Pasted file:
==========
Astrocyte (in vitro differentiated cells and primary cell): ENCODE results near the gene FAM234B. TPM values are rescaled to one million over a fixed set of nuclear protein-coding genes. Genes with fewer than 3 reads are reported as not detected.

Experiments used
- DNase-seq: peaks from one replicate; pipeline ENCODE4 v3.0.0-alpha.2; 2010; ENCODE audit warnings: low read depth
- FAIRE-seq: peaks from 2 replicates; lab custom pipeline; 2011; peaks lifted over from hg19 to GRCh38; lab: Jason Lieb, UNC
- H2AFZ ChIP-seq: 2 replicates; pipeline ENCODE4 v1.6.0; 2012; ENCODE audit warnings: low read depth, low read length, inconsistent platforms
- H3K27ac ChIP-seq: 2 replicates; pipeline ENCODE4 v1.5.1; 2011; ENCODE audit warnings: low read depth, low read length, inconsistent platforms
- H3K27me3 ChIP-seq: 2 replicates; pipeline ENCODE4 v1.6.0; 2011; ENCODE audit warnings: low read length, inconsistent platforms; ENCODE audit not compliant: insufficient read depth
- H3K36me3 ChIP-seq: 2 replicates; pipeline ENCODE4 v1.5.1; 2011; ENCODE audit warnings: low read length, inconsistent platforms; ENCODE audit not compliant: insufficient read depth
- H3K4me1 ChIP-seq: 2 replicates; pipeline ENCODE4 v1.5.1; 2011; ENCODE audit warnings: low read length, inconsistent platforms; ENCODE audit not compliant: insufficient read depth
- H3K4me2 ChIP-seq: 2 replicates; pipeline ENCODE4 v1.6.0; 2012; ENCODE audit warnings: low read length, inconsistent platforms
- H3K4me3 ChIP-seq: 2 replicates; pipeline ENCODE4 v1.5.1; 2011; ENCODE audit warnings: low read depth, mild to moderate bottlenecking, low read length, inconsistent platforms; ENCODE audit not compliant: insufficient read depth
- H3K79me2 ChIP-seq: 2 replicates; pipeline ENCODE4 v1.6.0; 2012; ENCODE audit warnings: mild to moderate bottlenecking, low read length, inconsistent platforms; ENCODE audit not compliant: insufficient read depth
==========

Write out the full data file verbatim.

Astrocyte (in vitro differentiated cells and primary cell): ENCODE results near the gene FAM234B. TPM values are rescaled to one million over a fixed set of nuclear protein-coding genes. Genes with fewer than 3 reads are reported as not detected.

Experiments used
- DNase-seq: peaks from one replicate; pipeline ENCODE4 v3.0.0-alpha.2; 2010; ENCODE audit warnings: low read depth
- FAIRE-seq: peaks from 2 replicates; lab custom pipeline; 2011; peaks lifted over from hg19 to GRCh38; lab: Jason Lieb, UNC
- H2AFZ ChIP-seq: 2 replicates; pipeline ENCODE4 v1.6.0; 2012; ENCODE audit warnings: low read depth, low read length, inconsistent platforms
- H3K27ac ChIP-seq: 2 replicates; pipeline ENCODE4 v1.5.1; 2011; ENCODE audit warnings: low read depth, low read length, inconsistent platforms
- H3K27me3 ChIP-seq: 2 replicates; pipeline ENCODE4 v1.6.0; 2011; ENCODE audit warnings: low read length, inconsistent platforms; ENCODE audit not compliant: insufficient read depth
- H3K36me3 ChIP-seq: 2 replicates; pipeline ENCODE4 v1.5.1; 2011; ENCODE audit warnings: low read length, inconsistent platforms; ENCODE audit not compliant: insufficient read depth
- H3K4me1 ChIP-seq: 2 replicates; pipeline ENCODE4 v1.5.1; 2011; ENCODE audit warnings: low read length, inconsistent platforms; ENCODE audit not compliant: insufficient read depth
- H3K4me2 ChIP-seq: 2 replicates; pipeline ENCODE4 v1.6.0; 2012; ENCODE audit warnings: low read length, inconsistent platforms
- H3K4me3 ChIP-seq: 2 replicates; pipeline ENCODE4 v1.5.1; 2011; ENCODE audit warnings: low read depth, mild to moderate bottlenecking, low read length, inconsistent platforms; ENCODE audit not compliant: insufficient read depth
- H3K79me2 ChIP-seq: 2 replicates; pipeline ENCODE4 v1.6.0; 2012; ENCODE audit warnings: mild to moderate bottlenecking, low read length, inconsistent platforms; ENCODE audit not compliant: insufficient read depth